The challenge, sometimes, of being a humor writer is that life is rarely hold-your-ribs funny. And sometimes even when things are going okay, your mind goes on the fritz, kind of like a temperamental refrigerator. Except instead of spoiled meat and brown vegetables, you have crying fits and suicidal thoughts.
Like, 80% of the time I feel fine. I’m outgoing, folksy, creative, funny and energetic. Maybe with a little dorky and awkward thrown in.
So it comes as quite an unpleasant surprise when my depression swoops down on me like the anti-Mary Poppins. Instead of a spoonful of sugar I get a headful of crazy. It’s the kind of thing people who have had no history of depression never understand.
I was diagnosed several years ago with depression. I am on medication. A year or so ago my doctor had to up my dosage because my mind started taking me to dark, terrible places that frightened me. I was afraid I would hurt myself. I started having crippling anxiety along with panic attacks.
The comedienne Maria Bamford talks about her own anxiety and depression issues, which caused her to drop out of the public eye and put her career on hold. She asked the rhetorical question, “Would anyone tell a cancer patient to just “get over it?’” Depression and anxiety are real illnesses, caused by imbalanced neurotransmitters. That’s right. I know science-y stuff.
I can’t control it any more than I could will myself to mend a broken leg. I take meds because I need them to function on a daily basis. Apparently this is very common amongst us “creative types.” Besides the usual artists and writers, great political leaders such as former Prime Minister Winston Churchill openly wrote about his depression, calling it “the black dog.” (Also check out 50 Famous Artists and Thinkers Who Have Struggled With Depression.)
So the thing that makes my brain the special lil’ guy we all know and love is also the thing that causes it turn against me. Living in my head is basically like being chained to a toddler 24/7. You never know what will set it off.
What is so, so frustrating about this is that it’s still not considered a valid reason to say, call in sick. How do you call in depressed? Literally everyone asks: “What’s wrong?” or “What happened?”
I WAS BORN WITH A CHEMICAL IMBALANCE, THAT’S WHAT HAPPENED. Now can I get back to hiding under my covers until the urge to fling myself out the window goes away? Thanks.
It’s bad enough that I feel “crazy” or “not normal.” The fact that I have to justify how my brain works makes it a million times worse.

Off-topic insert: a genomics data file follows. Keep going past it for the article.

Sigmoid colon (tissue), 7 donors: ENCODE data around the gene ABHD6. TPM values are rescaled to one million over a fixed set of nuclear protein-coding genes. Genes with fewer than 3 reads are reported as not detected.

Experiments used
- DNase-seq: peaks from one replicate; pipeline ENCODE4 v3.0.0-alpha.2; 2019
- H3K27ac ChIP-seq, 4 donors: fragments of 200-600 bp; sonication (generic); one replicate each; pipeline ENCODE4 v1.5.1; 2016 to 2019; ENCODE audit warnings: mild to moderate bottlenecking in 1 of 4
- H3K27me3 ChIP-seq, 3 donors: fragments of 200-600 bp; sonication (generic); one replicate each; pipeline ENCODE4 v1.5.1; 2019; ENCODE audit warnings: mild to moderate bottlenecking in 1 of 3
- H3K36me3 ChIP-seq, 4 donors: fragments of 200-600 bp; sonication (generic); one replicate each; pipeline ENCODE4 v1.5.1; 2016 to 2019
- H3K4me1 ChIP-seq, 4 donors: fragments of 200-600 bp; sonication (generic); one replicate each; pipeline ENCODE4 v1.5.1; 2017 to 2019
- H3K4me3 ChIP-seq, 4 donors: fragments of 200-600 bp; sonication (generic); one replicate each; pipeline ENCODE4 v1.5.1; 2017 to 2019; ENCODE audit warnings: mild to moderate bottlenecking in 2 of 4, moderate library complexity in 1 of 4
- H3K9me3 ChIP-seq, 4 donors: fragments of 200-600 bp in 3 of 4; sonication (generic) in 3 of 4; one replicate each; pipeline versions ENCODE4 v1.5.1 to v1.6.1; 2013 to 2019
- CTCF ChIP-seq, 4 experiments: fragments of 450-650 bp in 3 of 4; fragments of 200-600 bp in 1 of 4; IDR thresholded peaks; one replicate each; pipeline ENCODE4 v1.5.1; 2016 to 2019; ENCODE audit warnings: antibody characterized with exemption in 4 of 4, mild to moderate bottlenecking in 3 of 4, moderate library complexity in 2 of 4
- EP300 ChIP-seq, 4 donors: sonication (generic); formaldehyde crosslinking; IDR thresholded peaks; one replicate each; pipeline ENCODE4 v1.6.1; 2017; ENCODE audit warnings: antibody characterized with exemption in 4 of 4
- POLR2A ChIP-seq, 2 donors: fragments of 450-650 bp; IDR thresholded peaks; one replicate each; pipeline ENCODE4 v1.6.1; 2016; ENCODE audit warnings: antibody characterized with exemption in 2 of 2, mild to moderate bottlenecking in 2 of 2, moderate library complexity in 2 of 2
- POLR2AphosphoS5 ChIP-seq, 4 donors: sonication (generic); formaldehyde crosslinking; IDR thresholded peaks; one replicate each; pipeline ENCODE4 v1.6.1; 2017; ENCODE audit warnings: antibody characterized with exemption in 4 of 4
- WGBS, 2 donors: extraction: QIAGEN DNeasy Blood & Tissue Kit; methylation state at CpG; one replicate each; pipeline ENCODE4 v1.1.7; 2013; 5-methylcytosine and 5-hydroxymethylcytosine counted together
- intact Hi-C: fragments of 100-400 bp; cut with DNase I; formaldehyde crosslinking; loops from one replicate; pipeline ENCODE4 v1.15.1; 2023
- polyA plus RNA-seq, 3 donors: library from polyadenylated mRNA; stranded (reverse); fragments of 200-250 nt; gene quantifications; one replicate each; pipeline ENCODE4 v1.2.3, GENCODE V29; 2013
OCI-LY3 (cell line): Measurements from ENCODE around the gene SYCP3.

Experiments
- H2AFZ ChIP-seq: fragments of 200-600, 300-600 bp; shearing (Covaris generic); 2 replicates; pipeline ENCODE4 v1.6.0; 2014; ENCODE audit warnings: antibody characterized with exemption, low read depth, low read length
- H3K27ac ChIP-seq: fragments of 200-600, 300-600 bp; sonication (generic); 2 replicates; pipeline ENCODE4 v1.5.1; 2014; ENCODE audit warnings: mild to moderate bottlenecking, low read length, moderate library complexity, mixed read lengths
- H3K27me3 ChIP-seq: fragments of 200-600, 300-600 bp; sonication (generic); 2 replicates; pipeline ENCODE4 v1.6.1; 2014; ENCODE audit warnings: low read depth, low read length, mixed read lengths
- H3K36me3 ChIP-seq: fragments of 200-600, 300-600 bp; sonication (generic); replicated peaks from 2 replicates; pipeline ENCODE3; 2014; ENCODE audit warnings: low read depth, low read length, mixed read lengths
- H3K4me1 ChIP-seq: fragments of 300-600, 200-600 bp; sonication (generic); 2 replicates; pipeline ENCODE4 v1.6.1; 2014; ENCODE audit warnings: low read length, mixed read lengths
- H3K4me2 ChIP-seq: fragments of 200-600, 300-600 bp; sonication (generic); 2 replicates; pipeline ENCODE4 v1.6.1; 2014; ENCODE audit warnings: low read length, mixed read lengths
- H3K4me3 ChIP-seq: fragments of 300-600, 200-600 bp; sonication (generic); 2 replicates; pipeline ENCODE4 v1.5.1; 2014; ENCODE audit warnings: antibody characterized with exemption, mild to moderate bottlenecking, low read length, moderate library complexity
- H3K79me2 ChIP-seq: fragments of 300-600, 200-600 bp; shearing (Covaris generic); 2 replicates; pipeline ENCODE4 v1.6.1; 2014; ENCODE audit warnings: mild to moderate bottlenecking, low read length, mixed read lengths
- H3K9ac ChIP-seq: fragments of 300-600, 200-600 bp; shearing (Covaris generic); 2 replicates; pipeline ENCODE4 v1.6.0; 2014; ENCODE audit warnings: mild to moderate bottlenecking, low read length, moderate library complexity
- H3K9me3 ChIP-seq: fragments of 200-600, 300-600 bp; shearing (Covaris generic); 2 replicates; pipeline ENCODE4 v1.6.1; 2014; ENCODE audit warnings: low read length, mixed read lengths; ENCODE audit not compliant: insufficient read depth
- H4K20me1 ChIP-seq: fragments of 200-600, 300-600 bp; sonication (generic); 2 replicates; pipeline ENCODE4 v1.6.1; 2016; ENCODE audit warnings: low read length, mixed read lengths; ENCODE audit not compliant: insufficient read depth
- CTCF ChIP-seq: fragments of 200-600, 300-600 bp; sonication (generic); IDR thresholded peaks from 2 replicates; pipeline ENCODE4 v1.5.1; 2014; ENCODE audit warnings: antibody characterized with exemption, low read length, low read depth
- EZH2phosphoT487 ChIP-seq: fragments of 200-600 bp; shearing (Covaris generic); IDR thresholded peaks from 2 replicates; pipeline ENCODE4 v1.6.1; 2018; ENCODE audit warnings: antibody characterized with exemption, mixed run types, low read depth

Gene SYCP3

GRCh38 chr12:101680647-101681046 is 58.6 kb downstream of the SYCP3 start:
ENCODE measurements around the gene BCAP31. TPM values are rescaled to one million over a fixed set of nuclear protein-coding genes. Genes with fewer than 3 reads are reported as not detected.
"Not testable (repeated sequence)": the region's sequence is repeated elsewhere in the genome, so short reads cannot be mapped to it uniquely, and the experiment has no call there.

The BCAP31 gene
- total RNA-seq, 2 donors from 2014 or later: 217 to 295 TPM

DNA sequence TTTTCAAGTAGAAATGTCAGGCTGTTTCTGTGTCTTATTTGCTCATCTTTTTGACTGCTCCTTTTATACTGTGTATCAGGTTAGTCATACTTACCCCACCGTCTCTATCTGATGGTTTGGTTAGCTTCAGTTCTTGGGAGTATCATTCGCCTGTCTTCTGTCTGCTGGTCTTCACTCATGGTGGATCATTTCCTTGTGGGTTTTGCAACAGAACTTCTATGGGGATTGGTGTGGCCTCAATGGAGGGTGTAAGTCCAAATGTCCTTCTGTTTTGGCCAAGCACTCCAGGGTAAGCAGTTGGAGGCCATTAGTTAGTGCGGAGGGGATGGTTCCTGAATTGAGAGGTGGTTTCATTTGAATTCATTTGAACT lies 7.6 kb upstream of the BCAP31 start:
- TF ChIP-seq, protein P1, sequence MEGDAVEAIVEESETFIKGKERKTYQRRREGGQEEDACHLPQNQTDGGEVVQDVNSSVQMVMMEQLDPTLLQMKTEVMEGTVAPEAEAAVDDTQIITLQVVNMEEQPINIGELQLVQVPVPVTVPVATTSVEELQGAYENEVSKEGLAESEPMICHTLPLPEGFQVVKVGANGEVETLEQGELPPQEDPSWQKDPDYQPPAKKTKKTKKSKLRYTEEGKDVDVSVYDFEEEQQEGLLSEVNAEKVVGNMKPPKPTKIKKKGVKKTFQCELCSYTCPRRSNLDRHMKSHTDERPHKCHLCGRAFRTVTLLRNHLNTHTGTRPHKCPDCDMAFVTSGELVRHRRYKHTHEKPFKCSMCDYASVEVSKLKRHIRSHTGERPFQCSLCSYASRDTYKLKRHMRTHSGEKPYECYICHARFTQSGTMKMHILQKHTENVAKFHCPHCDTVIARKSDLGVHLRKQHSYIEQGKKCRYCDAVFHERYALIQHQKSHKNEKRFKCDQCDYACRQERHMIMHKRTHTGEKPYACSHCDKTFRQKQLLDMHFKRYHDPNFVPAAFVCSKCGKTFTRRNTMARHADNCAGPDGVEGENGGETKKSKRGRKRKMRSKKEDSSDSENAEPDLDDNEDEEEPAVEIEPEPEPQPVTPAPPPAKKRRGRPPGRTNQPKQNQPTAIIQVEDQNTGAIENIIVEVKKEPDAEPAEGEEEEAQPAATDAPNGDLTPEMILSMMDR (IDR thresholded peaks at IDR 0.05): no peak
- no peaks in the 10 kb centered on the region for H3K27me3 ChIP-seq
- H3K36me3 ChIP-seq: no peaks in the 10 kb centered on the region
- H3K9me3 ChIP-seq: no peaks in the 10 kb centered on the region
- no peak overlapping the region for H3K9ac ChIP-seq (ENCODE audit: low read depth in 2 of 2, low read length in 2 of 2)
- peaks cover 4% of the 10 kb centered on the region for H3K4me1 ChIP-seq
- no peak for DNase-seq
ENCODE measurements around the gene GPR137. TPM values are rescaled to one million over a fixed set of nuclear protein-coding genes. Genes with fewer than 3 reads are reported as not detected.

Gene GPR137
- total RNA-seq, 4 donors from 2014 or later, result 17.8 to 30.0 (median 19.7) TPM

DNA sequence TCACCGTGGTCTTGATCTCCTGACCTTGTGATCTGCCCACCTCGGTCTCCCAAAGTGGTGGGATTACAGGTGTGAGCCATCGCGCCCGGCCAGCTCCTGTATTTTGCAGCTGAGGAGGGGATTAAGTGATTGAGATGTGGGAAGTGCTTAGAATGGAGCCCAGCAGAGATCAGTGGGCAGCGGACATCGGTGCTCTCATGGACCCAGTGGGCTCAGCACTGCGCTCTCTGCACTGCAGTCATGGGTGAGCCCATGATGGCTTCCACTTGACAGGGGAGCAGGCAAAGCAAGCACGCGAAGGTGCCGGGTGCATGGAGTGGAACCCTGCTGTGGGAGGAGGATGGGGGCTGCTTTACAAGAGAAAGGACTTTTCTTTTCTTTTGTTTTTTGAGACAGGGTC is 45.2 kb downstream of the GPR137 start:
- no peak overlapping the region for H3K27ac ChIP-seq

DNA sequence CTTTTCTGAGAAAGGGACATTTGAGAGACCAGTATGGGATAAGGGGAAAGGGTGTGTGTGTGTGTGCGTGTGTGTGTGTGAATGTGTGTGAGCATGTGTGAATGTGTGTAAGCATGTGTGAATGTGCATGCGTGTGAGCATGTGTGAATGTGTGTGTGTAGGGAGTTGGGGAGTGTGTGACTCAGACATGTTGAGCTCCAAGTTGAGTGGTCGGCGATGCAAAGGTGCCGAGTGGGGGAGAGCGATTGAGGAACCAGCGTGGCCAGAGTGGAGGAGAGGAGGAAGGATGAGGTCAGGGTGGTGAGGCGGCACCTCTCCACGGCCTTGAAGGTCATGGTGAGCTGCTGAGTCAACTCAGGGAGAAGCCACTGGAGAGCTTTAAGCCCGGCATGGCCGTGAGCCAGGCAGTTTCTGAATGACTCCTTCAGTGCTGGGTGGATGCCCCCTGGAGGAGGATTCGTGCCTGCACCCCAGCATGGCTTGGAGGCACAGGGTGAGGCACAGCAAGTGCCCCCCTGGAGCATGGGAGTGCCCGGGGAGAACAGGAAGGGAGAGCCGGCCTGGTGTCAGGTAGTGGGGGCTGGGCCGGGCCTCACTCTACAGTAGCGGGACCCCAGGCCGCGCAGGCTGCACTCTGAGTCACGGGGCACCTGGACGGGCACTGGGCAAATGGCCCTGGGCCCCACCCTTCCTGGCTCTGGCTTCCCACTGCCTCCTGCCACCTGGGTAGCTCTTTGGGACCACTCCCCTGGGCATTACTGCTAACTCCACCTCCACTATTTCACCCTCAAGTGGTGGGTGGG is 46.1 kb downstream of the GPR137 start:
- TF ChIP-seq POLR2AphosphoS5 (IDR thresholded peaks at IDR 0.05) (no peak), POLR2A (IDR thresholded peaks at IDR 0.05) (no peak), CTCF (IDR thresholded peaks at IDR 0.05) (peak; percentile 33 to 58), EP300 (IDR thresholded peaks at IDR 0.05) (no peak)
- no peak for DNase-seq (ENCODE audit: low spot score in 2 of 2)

Because then on top of the anxiety, the depression, the feeling of unworthiness… I feel guilty. And, not only that, but the general opinion (even from friends and family) is that depression is something to be ashamed of. Or, worse, that it’s not “real.” And then I feel alone on top of the top of… it sucks, is what I’m saying. Would I be embarrassed to call in sick because of bronchitis or something… else?
So why do I feel the need to make up some phantom illness when I feel this way? So it doesn’t affect my job? So people won’t look at me different? Why should I have to worry about this?
The answer, of course, is that I shouldn’t. And I’ve decided that I won’t. I’m sick of being unable to talk about it. Also, I’m a really bad liar, you guys. Anytime I’ve had to “make up” an illness, it’s always something totally ridiculous.
I mean, look what hiding from mental illness has done to some truly talented people. We laughed at “train wrecks” like Amy Winehouse and Whitney Houston, but it doesn’t seem so funny now, does it? Sorry, that went to a dark place again.
So, no, I can’t “force myself” to feel better. If I make plans but then am hit with depression and/or anxiety, I’m not going to invent illnesses just so I don’t make people uncomfortable.
If I can deal with my depression, then people can deal with hearing about it. (Just to be clear, I’m not going to Ancient Mariner-er people to death about how the brain works, okay?) Nor will I go on and on about my symptoms, like that one old relative we all have who starts talking about her bowel movements as soon as there’s a lull in the conversation.
No, I will just be the eccentric, creative girl who has a deeper side she dared not reveal to the public… until now. Kind of like a funnier version of Sylvia Plath, only less suicide-y.